Poetry asks us to pledge to one another, I see you. Poetry has been for centuries our great social media. You are its great theme.
"I should have made my way straight to you long ago." - Walt Whitman
My life has been one of too much care, which ruins a person. To summarize: we are invisible to each other. Let's look into the first person's claim of being first. Let's look past the first person to see the second person.
"Then you, hey you." - Claudia Rankine
But let us pledge that it's not enough to see you, in the poem, in the world. Let's also set the poem humming so that the world may hum. Let me be you in the poem, and let me look up from the poem and still be you. Let me look up from many pages. Let me be you and you and you, and even you.
"Let's be simultaneous" - Christopher Gilbert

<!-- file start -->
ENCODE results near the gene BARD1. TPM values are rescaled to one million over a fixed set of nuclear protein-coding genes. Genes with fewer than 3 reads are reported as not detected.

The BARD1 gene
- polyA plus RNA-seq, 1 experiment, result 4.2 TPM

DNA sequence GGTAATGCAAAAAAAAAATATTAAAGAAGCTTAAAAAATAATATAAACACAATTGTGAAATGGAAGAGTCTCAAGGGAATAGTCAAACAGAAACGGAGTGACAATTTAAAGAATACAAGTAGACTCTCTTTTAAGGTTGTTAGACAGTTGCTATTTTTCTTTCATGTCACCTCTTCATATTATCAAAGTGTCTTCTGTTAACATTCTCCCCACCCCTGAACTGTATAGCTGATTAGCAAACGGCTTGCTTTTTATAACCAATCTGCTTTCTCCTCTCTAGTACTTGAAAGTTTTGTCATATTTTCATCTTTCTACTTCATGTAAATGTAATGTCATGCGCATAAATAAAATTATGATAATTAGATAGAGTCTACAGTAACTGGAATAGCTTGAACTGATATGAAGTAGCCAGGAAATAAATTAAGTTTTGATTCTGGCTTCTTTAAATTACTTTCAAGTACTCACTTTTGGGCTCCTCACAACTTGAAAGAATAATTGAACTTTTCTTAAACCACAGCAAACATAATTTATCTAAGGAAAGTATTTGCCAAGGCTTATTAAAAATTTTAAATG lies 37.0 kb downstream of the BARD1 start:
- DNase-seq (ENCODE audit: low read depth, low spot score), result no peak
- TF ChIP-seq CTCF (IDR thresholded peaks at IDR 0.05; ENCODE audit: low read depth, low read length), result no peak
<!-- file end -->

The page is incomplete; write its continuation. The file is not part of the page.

April to-do list:
1. If prose is called for, write a poem.
2. Write to someone, not to no one.
3. You will do.
"A challenge for you, You-ness/Add yours." - Thomas Sayers Ellis
- Jeff Shotts, Executive Editor, Graywolf Press
This one is simply a comment on poetry, but does it go beyond a comment to speaking of something about the essence of poetry itself? I'm sorry not to have more to say after this long, four-year gap in writing on the poem of the week blog... but. Couldn't help it. There's something of "I and Thou" in this poem. As if "thou" was the "second person" - the "thou" being an entire alternate way of perceiving others. Read, the last line. "3. You will do." What is referred to when Shotts writes, "you"? To be a little clever, who are "you"? That Shotts looks for a connection between the poem humming in oneself, and looking up, and seeing "you." Somehow that the poem contains this world of "you" (which is, like the second person, simultaneously personal and generic) and wants to connect it with our everyday... is hopeful.